The Command pattern encapsulates a request as an object. Learn how it works and when you should use it in your code.
- [Narrator] Sometimes when writing software, you need to issue a request, but you might not know anything about what's being requested or what's receiving the request. So let's think about a real world example. Imagine someone's written an app for buying and selling things online. So the app could be used by lots of different companies, selling different things. One example might be a restaurant using it to allow customers to order food online. Another company might use it for selling clothes online. In both cases, the user journey is pretty much the same. The customer's browsing online and they decide they want to order something. So they input their order into the app and that information gets passed from the app to the company, but when the app is being written, we can't say explicitly that the customer might want to order pizza or order a pair of shoes. What exactly they're ordering is down to the different companies using the app. We also don't know what will happen after the order is sent. So there might be an immediate response saying the order is on its way, or there might be some checks to see if the orders in stock, or there might be a reply saying that your order will arrive in a month. The command pattern is a way of making requests when you don't know anything about what's exactly is being requested or what exactly is receiving it. It does this by encapsulating the request inside an object. This might seem a bit counterintuitive to develop this used to object-oriented design. Normally a command is something you would put in a method, not a class, but this is a useful way of decoupling the objects that invokes the command from the objects that knows how to handle it and perform that command. So the command pattern is especially useful for commands that you might want to perform later on. For example, they are sometimes used to support, undo and redo operations and things like queuing or logging requests to be performed at different times.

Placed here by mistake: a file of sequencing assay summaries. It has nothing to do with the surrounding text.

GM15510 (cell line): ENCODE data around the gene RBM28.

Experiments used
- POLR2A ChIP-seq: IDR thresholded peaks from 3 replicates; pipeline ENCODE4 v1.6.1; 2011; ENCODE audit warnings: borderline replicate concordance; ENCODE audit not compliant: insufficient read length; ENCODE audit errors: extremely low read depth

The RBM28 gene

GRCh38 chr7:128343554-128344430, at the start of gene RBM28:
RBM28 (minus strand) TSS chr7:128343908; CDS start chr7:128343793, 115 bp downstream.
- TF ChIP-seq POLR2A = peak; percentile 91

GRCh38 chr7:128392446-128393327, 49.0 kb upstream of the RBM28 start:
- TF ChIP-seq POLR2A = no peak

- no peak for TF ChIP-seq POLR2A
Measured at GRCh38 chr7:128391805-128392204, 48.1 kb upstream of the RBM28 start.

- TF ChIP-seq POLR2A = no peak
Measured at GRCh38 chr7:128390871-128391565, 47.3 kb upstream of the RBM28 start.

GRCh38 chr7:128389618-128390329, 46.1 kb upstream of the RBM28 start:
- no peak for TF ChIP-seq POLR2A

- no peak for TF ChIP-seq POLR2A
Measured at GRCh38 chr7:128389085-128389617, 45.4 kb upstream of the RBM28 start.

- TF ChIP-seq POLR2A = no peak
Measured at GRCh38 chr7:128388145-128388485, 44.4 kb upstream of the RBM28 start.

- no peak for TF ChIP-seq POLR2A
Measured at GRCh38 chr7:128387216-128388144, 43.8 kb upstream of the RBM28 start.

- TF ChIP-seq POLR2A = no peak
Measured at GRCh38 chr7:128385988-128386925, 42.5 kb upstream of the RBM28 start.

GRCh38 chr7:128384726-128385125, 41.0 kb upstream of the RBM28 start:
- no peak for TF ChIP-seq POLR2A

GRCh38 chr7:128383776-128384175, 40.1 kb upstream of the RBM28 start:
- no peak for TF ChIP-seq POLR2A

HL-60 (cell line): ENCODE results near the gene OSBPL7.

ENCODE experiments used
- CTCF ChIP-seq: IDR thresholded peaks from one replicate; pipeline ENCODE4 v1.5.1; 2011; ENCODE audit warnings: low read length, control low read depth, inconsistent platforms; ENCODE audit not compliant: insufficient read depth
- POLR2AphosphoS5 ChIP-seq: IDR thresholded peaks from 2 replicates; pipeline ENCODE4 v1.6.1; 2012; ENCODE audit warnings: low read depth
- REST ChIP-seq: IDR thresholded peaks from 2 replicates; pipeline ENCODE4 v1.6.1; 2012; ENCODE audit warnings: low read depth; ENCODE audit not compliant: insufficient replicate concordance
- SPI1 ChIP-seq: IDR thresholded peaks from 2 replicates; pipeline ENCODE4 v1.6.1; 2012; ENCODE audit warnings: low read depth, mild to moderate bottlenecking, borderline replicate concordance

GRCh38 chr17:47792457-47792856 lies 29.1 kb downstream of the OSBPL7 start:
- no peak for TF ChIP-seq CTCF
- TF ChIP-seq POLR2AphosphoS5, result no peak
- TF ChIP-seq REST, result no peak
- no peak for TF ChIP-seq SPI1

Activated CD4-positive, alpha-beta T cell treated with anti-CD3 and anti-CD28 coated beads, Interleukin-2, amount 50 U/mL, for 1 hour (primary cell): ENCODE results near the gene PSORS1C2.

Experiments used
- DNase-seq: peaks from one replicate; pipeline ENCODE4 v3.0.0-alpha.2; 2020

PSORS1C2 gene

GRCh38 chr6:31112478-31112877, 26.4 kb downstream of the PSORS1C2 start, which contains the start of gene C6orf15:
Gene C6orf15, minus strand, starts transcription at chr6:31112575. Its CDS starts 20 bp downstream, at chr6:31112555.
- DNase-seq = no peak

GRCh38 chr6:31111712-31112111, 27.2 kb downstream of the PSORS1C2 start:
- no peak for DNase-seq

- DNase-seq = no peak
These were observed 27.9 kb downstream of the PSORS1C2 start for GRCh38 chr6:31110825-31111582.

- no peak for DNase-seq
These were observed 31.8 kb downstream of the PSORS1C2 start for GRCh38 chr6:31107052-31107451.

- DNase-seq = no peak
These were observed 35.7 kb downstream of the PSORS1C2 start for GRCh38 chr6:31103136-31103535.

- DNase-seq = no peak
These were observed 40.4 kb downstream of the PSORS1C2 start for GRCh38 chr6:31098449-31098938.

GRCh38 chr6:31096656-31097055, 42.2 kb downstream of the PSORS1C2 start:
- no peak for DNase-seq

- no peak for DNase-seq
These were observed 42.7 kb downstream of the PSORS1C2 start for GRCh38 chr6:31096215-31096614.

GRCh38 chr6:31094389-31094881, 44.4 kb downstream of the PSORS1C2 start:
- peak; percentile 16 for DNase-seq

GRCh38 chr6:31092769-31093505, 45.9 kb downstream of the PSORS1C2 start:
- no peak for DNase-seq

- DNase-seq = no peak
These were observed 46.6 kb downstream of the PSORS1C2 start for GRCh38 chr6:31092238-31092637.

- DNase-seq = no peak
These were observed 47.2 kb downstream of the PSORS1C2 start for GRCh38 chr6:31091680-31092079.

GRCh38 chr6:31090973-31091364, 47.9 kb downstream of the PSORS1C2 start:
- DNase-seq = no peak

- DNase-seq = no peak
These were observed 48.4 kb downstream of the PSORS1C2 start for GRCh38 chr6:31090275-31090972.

- Passing requests to objects with Chain of Responsibility
- Encapsulating a request as an object with Command
- Interpreting sentences in a language with Interpreter
- Accessing objects in order with Iterator
- Defining how objects work together with Mediator
- Capturing and restoring an object's state with Memento